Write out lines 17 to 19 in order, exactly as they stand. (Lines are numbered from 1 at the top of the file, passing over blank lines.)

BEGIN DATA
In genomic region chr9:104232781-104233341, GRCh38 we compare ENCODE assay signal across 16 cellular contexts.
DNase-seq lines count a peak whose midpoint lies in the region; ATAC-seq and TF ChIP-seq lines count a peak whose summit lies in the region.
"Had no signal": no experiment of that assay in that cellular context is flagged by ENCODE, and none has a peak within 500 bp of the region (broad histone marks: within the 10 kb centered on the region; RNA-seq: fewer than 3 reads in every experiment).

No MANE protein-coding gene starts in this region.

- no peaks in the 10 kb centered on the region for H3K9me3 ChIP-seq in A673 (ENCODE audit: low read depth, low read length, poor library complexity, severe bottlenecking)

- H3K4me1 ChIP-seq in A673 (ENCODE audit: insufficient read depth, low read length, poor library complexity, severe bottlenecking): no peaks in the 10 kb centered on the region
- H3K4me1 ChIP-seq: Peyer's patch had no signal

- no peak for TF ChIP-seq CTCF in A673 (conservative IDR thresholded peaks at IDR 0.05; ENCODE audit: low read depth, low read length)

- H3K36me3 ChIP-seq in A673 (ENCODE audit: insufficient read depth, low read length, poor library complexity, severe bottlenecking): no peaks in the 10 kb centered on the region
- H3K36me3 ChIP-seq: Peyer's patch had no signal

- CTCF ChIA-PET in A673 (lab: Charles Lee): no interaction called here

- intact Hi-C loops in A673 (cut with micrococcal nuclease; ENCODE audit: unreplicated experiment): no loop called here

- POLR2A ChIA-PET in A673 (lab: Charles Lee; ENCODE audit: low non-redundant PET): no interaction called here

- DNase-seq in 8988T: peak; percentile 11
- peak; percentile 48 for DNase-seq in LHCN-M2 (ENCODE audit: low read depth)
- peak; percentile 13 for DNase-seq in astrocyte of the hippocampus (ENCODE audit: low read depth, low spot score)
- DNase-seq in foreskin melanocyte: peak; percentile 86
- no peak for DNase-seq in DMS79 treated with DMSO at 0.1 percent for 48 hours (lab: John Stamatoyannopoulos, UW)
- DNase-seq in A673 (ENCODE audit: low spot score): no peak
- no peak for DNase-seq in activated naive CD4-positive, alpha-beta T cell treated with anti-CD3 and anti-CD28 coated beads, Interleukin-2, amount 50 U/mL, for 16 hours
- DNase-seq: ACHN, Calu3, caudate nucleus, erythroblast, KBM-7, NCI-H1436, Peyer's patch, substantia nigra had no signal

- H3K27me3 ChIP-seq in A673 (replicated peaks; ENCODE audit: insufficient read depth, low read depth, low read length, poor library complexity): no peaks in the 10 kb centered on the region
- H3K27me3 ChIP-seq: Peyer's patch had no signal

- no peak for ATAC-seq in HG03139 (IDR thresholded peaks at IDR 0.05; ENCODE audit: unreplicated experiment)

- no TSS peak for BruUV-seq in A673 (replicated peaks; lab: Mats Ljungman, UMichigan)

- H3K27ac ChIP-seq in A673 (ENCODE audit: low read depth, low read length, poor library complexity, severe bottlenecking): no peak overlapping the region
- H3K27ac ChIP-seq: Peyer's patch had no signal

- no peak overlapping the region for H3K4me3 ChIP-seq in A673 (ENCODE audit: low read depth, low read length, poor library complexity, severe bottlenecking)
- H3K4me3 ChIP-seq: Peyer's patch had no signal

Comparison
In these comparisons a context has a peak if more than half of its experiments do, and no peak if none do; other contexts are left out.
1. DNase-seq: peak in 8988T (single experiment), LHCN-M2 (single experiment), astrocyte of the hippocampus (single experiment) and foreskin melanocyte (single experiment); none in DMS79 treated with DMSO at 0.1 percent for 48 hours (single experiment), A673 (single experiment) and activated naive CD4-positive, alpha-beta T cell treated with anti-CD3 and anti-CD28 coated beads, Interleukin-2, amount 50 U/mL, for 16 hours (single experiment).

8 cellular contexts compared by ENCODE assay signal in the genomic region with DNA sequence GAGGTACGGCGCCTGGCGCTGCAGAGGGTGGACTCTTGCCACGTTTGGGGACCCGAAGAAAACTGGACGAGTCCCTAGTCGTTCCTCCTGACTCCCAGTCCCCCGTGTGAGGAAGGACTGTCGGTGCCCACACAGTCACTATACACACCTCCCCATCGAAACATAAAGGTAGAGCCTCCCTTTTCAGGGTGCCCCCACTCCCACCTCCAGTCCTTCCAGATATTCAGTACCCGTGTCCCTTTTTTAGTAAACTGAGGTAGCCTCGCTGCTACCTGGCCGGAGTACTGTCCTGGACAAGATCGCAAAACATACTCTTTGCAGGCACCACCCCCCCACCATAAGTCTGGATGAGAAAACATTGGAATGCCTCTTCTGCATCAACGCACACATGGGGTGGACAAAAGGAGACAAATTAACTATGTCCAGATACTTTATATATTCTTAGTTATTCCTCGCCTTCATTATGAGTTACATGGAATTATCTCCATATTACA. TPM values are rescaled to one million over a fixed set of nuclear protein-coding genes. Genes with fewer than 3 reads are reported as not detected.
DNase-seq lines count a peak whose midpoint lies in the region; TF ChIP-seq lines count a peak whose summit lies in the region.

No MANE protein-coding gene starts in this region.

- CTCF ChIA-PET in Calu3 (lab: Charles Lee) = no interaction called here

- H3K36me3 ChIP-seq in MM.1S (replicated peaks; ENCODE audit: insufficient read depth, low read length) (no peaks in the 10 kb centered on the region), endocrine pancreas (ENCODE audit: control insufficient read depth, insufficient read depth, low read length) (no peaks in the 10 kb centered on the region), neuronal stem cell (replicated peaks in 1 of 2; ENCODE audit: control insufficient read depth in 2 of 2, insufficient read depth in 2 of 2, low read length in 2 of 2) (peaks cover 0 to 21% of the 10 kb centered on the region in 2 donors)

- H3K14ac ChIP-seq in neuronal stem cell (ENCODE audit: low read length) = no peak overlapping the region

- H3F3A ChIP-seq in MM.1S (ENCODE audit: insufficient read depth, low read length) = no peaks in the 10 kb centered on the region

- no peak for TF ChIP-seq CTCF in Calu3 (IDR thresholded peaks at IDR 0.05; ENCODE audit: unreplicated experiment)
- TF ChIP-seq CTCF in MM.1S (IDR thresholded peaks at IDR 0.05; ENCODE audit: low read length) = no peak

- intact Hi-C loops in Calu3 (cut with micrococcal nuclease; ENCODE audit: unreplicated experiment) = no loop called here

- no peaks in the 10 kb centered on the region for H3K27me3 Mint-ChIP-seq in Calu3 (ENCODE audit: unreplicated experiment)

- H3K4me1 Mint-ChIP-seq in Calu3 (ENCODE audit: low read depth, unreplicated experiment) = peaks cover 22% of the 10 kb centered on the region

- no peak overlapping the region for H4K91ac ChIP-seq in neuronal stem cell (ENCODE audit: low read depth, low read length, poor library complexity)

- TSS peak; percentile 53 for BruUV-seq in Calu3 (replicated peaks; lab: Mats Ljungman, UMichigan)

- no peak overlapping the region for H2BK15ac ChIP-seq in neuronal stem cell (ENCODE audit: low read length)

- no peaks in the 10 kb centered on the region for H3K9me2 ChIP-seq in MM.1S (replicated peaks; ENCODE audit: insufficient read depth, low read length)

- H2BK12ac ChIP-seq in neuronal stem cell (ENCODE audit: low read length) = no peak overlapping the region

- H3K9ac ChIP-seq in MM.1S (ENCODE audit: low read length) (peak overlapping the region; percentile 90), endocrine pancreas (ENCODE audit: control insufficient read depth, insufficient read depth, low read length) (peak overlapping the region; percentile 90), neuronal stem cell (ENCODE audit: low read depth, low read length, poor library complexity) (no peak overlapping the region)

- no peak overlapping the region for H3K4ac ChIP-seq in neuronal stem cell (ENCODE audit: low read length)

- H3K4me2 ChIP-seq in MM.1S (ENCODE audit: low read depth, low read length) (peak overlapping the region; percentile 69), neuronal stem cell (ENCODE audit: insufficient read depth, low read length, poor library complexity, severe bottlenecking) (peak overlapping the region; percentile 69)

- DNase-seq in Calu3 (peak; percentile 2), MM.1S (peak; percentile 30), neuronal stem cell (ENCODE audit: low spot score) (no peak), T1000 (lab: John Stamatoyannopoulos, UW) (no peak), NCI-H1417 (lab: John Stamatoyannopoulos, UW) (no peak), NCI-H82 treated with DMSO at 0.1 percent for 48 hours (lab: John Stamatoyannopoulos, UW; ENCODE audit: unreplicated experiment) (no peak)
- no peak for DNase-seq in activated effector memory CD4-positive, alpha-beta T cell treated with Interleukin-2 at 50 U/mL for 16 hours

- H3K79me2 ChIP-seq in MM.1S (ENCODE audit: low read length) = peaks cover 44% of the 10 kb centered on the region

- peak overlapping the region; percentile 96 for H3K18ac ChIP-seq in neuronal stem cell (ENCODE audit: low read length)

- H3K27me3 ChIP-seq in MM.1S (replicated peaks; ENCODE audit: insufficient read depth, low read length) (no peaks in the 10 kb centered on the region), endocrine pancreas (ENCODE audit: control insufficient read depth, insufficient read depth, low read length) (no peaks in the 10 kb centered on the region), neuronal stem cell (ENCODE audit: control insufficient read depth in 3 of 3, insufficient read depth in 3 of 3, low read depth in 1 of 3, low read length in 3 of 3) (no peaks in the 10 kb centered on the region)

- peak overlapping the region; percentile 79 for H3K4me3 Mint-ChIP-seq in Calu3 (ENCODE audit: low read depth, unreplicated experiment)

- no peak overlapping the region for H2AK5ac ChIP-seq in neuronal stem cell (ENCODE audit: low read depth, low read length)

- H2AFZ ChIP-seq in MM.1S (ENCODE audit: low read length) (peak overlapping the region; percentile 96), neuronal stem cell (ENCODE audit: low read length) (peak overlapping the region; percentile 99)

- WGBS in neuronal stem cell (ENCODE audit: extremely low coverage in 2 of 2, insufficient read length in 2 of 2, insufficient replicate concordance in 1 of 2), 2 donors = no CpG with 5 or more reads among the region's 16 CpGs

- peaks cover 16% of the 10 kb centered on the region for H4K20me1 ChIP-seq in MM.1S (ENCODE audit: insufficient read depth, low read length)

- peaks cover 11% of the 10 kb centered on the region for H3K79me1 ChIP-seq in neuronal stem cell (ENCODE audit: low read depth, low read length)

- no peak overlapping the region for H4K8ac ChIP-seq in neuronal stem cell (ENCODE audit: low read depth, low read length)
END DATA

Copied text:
- DNase-seq in foreskin melanocyte: peak; percentile 86
- no peak for DNase-seq in DMS79 treated with DMSO at 0.1 percent for 48 hours (lab: John Stamatoyannopoulos, UW)
- DNase-seq in A673 (ENCODE audit: low spot score): no peak